Trend shifts from phase I ‘healthy volunteers’
Tuesday, May 17, 2011
Looking to stretch their research dollars beyond phase I safety determination and catch early glimpses of efficacy, sponsors and CROs are pursuing patient populations to provide those first signs, rather than depending on “healthy volunteers” for safety and then launching phase II trials.
This shift comes as phase I and phase II development cycles increasingly are being combined into single proof-of-concept designs. The goal is to dose targeted patient populations as early as possible to find signals of both product safety and efficacy—a combination that sharply reduces the historical approach to using healthy volunteers.
“Permanent changes are taking place in the [clinical trials] business,” said Parexel International CEO Josef H. von Rickenbach in a conference call with Wall Street analysts, explaining why the company is cutting up to 30% of its early-phase capacity and laying off 300 employees. “We believe that the market for healthy volunteers is not going to be growing much, whereas the market for patient studies is growing more… Clients are conducting studies as needed to get to the next stage.”
Parexel’s restructuring has put a spotlight on this phase I transition, which works best if the proposed drug formulation is well-known or approved for other medical indications. New chemical entities—for which little is known about the pharmacokinetics and potential side effects—are always tested with healthy volunteers.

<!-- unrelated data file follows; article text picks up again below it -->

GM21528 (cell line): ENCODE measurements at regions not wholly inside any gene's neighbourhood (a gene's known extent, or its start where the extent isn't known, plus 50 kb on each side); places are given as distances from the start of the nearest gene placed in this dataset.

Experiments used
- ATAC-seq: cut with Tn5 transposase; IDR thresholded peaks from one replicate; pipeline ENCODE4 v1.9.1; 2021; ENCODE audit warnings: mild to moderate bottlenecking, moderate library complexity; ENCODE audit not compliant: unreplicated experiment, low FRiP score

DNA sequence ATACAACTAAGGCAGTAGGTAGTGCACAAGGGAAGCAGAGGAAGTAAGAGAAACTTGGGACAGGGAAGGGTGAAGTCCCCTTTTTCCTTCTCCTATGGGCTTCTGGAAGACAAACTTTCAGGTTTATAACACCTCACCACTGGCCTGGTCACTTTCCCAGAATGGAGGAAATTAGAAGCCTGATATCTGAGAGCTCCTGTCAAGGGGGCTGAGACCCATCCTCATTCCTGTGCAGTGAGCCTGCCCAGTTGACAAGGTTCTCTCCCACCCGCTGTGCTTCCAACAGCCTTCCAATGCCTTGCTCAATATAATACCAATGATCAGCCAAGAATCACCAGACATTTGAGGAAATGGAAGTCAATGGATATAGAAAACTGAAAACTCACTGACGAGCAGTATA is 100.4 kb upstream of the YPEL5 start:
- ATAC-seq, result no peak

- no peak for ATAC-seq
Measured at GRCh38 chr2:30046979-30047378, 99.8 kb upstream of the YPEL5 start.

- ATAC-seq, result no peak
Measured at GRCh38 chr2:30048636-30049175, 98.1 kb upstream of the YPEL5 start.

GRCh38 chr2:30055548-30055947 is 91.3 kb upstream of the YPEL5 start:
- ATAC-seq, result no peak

“If you can use targeted patients, you can get a more accurate assessment of the safety, along with some signs of efficacy—an overall better picture than from a group of young and healthy university student volunteers,” said Jonathan Isaacsohn, M.D., Medpace’s executive vice president for regulatory and medical affairs. For example, he said for an obesity drug phase I trial, it would be more helpful to have otherwise healthy, obese patients—the patient population—than lean, healthy volunteers.
As for input from the FDA, there is very little, noted Derek Grimes, senior director of clinical operations at TKL Research. “They are not opposed as long as it does not interfere with the safety data collection,” he said.
A phase I clinical trial usually involves a small number of people (at times less than 12) who go through the same sequential process and complete a series of medical tests to determine the maximum tolerated dose and define the toxicities of the proposed treatment.
By dosing patient populations as early as possible in proof-of-concept trials that link phase I and phase II, sponsors and CROs benefit by also finding signs of product efficacy and identifying non-viable compounds much earlier. Thus, sponsors can make better “go/no go” decisions earlier and decrease the risk of failure during late-stage trials, saving considerable development costs.
“We are seeing the use of patient populations in combination with phase I and II trials across the board—this is what the industry is looking for,” said Lynn R Webster, co-founder and chief medical director at Lifetree Clinical Research Center in Salt Lake City. “Sure, it’s easier and faster to recruit healthy volunteers, but sponsors and CROs see the long-term value in working with disease-state populations.”